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November 16, 2020

Nursing & Healthcare

The latest on coronavirus and healthcare jobs.

A closeup of a hand covered in a latex glove holding the hand of a patient laying in bed.

The coronavirus pandemic has affected almost every aspect of life. Many Americans have experienced drastic shifts in the way they work and enjoy leisure time. Even the healthcare industry—usually thought of as one of the most stable, most recession-proof job markets—has changed. As a result, healthcare organizations have restructured care units, furloughed some personnel, and reassigned staff to help in the COVID-19 response.

The way healthcare is provided might change in response to coronavirus, and healthcare jobs might change as a result. But it's still possible to find a rewarding career providing clinical care to others. If you're interested in working in healthcare, you'll need the determination to provide top-notch care to every patient to adapt to life after COVID-19.

Coronavirus and healthcare jobs.

According to data from the U.S. Bureau of Labor Statistics, the private education and health services sector saw the strongest and most consistent job growth between 1915 and 2015, experiencing an average growth of 3.7 percent each year. The industry's resilience during economic downturns fueled that consistent growth—during the Great Recession, the bureau notes, the healthcare sector added 431,000 jobs, even as the U.S. economy lost 7.4 million jobs.

But healthcare hasn't been immune to the COVID-19 pandemic. According to the New York Times, the United States had lost 1.4 million healthcare jobs by May 10. How has this industry, once thought to be invincible against bad business cycles, been so affected?

The answer is multifactorial. Major medical procedures, such as heart transplants, are still being carried out, but many elective surgical procedures have been cancelled or postponed. Additionally, many individuals have chosen to avoid emergency departments, private physician's offices, and other healthcare clinics in efforts to avoid infection. As reported in the Washington Post, an online Gallup poll taken between March 28 and April 2 found that 86 percent of people with heart disease said they would be either moderately or very concerned about visiting a hospital or doctor's office if they needed medical treatment.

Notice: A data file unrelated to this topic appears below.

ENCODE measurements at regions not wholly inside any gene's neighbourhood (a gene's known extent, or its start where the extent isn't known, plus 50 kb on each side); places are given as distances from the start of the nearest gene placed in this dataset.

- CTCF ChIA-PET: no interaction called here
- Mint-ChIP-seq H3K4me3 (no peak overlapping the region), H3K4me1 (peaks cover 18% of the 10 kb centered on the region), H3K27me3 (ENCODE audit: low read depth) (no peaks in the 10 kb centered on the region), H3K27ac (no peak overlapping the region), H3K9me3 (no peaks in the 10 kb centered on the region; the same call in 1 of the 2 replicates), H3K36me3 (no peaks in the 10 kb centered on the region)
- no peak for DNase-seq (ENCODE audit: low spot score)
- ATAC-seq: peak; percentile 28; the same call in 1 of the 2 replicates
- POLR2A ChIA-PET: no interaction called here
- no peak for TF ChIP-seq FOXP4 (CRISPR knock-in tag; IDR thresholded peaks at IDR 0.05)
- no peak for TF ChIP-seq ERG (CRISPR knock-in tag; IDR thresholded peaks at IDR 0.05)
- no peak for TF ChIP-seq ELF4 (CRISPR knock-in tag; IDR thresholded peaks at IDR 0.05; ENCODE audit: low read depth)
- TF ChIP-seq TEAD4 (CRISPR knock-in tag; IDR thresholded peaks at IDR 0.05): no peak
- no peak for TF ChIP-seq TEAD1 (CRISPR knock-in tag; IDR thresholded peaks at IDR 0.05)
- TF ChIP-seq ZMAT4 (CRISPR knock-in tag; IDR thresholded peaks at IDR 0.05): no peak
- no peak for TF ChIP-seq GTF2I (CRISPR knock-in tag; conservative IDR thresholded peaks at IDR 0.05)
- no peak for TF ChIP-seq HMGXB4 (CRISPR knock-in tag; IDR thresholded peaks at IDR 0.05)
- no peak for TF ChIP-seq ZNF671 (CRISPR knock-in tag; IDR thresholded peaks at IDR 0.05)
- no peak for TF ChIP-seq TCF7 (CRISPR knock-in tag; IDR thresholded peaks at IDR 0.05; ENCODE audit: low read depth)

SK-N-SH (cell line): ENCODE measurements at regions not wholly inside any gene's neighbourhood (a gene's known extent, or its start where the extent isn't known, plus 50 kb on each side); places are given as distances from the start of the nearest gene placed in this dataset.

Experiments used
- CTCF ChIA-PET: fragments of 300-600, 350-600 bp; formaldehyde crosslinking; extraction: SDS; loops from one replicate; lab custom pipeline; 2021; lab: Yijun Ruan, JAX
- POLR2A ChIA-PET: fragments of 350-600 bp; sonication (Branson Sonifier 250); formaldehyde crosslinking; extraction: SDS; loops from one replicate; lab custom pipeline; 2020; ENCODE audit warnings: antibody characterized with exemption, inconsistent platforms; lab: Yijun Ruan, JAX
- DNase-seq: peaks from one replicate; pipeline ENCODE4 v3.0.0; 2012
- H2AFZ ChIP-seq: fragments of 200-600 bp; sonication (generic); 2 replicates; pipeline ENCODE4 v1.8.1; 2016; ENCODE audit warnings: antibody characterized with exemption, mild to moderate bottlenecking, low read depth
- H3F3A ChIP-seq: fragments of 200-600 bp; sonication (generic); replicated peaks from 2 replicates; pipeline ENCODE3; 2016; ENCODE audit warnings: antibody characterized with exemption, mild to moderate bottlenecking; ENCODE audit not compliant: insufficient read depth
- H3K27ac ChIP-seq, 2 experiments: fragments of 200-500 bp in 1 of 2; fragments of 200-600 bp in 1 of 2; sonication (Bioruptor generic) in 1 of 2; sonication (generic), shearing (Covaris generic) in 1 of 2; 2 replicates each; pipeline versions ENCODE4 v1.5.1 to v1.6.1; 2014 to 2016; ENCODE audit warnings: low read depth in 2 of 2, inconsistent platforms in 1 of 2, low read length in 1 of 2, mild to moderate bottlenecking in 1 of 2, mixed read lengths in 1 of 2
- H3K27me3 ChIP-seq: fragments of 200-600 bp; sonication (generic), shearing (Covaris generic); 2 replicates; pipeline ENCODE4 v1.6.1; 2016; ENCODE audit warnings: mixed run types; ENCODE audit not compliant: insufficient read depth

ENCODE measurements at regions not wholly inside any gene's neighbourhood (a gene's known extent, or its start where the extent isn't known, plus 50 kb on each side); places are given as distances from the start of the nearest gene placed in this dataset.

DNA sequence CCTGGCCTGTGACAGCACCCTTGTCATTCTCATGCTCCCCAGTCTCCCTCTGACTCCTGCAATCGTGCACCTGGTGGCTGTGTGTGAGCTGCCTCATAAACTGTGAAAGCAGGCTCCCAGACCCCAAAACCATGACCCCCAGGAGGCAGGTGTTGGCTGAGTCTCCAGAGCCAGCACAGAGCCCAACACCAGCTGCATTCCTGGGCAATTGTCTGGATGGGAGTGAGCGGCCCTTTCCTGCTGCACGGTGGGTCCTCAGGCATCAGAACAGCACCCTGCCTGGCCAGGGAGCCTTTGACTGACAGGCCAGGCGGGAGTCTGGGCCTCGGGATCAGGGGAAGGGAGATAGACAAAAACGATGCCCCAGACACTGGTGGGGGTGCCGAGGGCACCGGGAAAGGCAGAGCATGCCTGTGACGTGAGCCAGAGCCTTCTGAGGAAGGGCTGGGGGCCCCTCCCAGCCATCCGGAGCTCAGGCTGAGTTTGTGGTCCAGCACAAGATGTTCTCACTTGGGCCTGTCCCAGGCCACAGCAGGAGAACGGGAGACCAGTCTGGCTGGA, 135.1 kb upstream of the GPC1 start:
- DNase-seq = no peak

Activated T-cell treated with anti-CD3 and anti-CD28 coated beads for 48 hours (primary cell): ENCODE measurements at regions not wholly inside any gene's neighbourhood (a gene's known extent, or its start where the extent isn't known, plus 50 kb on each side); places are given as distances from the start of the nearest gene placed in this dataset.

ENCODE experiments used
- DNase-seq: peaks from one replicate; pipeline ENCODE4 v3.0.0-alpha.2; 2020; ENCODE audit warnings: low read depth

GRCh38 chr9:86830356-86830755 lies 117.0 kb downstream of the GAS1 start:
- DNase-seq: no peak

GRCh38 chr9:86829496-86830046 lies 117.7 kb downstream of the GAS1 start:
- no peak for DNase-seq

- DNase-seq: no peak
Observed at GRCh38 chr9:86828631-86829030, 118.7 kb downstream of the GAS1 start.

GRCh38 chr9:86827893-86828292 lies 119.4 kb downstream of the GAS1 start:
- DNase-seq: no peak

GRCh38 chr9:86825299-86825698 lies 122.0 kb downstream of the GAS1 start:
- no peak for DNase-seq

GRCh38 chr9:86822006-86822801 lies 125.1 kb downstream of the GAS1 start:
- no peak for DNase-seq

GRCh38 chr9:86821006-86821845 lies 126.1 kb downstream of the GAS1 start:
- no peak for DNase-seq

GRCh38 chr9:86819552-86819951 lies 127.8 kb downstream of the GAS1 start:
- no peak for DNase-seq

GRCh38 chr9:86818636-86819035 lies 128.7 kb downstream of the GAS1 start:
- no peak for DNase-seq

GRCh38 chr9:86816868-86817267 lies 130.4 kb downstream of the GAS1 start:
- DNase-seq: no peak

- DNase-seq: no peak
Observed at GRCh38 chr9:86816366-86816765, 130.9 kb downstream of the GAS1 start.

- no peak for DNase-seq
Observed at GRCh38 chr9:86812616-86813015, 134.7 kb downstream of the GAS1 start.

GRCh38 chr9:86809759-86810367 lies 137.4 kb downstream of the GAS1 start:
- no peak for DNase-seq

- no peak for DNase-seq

The persistent demand for nurses.

It's impossible to exactly predict the future of healthcare. But experts expect that many jobs, such as administrators and registered nurses in certain specialties, will return after the pandemic has passed.

According to the World Health Organization's State of the World's Nursing 2020 report, the demand for registered nurses is also expected to continue to grow. The WHO estimates there is still a worldwide shortage of about 5.9 million nurses, with low- and middle-income countries shouldering the brunt of that shortage. And an aging nursing workforce continues to jeopardize the number of nurses available for the front lines, especially in the United States.

That's why job postings for registered nurses are still on the rise. Glassdoor reports that registered nurses top the list of in-demand healthcare professionals and notes that many organizations are seeking nurses to help with the pandemic response.

Technology's evolving role in healthcare.

In private doctors' offices around the country, managers are hoping to rehire workers who've been furloughed or hire new staff, including nurses, when patient volume picks back up. But these jobs might look different: nurses preparing to enter the workforce should expect that their proficiency with technology will become more important, especially as telehealth becomes more common in patient care as people grow more concerned about the coronavirus and healthcare providers prepare for more cases.

According to Science Daily, virtual urgent care appointments increased by more than 600 percent, which could indicate a shift in how patients connect with providers. Many patients are exploring this method of patient care for the first time to protect themselves from COVID-19—and many patients and providers have reported positive experiences.

The pharmaceutical industry will likely also seek out healthcare professionals in large numbers to help people learn about emerging COVID-19 treatments and promising vaccines. And businesses that track the spread of COVID-19 will need tech-savvy nurses to help create databases and perform contact tracing that can be used to influence public healthcare policy decisions.

It's likely that healthcare jobs will rebound after the pandemic passes, but anyone interested in healthcare should be ready to adapt to a new way of doing business after COVID-19. The right education, coupled with on-the-job training, will make it possible to succeed in healthcare in the post-pandemic world.

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